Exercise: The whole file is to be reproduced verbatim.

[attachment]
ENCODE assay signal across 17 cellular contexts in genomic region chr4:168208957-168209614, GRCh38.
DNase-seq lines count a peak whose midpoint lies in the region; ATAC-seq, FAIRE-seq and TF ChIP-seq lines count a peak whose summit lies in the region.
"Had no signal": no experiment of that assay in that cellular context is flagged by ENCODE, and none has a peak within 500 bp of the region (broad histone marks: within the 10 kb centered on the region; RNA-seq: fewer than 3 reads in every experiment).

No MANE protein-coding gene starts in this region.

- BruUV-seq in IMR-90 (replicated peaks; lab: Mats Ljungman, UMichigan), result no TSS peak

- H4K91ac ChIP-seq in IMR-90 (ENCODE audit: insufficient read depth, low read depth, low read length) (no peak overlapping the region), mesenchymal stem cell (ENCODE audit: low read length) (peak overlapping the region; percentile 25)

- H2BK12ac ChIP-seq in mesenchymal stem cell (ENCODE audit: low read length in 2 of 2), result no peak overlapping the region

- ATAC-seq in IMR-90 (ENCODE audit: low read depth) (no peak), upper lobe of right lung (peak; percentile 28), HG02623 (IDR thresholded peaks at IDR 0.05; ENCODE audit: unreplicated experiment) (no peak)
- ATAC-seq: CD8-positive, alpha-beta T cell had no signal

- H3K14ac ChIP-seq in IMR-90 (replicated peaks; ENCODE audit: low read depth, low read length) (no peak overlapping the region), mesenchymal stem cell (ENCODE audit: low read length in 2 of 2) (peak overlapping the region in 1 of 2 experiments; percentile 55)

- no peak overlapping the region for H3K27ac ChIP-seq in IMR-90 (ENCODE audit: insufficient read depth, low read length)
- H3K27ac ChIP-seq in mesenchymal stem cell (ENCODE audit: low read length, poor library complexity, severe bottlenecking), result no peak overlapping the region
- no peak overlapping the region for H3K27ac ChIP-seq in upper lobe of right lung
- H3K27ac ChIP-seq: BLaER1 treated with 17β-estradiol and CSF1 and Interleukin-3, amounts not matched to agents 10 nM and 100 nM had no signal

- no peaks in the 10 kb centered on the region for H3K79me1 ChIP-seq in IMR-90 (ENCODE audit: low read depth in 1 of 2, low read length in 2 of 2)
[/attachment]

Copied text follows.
ENCODE assay signal across 17 cellular contexts in genomic region chr4:168208957-168209614, GRCh38.
DNase-seq lines count a peak whose midpoint lies in the region; ATAC-seq, FAIRE-seq and TF ChIP-seq lines count a peak whose summit lies in the region.
"Had no signal": no experiment of that assay in that cellular context is flagged by ENCODE, and none has a peak within 500 bp of the region (broad histone marks: within the 10 kb centered on the region; RNA-seq: fewer than 3 reads in every experiment).

No MANE protein-coding gene starts in this region.

- BruUV-seq in IMR-90 (replicated peaks; lab: Mats Ljungman, UMichigan), result no TSS peak

- H4K91ac ChIP-seq in IMR-90 (ENCODE audit: insufficient read depth, low read depth, low read length) (no peak overlapping the region), mesenchymal stem cell (ENCODE audit: low read length) (peak overlapping the region; percentile 25)

- H2BK12ac ChIP-seq in mesenchymal stem cell (ENCODE audit: low read length in 2 of 2), result no peak overlapping the region

- ATAC-seq in IMR-90 (ENCODE audit: low read depth) (no peak), upper lobe of right lung (peak; percentile 28), HG02623 (IDR thresholded peaks at IDR 0.05; ENCODE audit: unreplicated experiment) (no peak)
- ATAC-seq: CD8-positive, alpha-beta T cell had no signal

- H3K14ac ChIP-seq in IMR-90 (replicated peaks; ENCODE audit: low read depth, low read length) (no peak overlapping the region), mesenchymal stem cell (ENCODE audit: low read length in 2 of 2) (peak overlapping the region in 1 of 2 experiments; percentile 55)

- no peak overlapping the region for H3K27ac ChIP-seq in IMR-90 (ENCODE audit: insufficient read depth, low read length)
- H3K27ac ChIP-seq in mesenchymal stem cell (ENCODE audit: low read length, poor library complexity, severe bottlenecking), result no peak overlapping the region
- no peak overlapping the region for H3K27ac ChIP-seq in upper lobe of right lung
- H3K27ac ChIP-seq: BLaER1 treated with 17β-estradiol and CSF1 and Interleukin-3, amounts not matched to agents 10 nM and 100 nM had no signal

- no peaks in the 10 kb centered on the region for H3K79me1 ChIP-seq in IMR-90 (ENCODE audit: low read depth in 1 of 2, low read length in 2 of 2)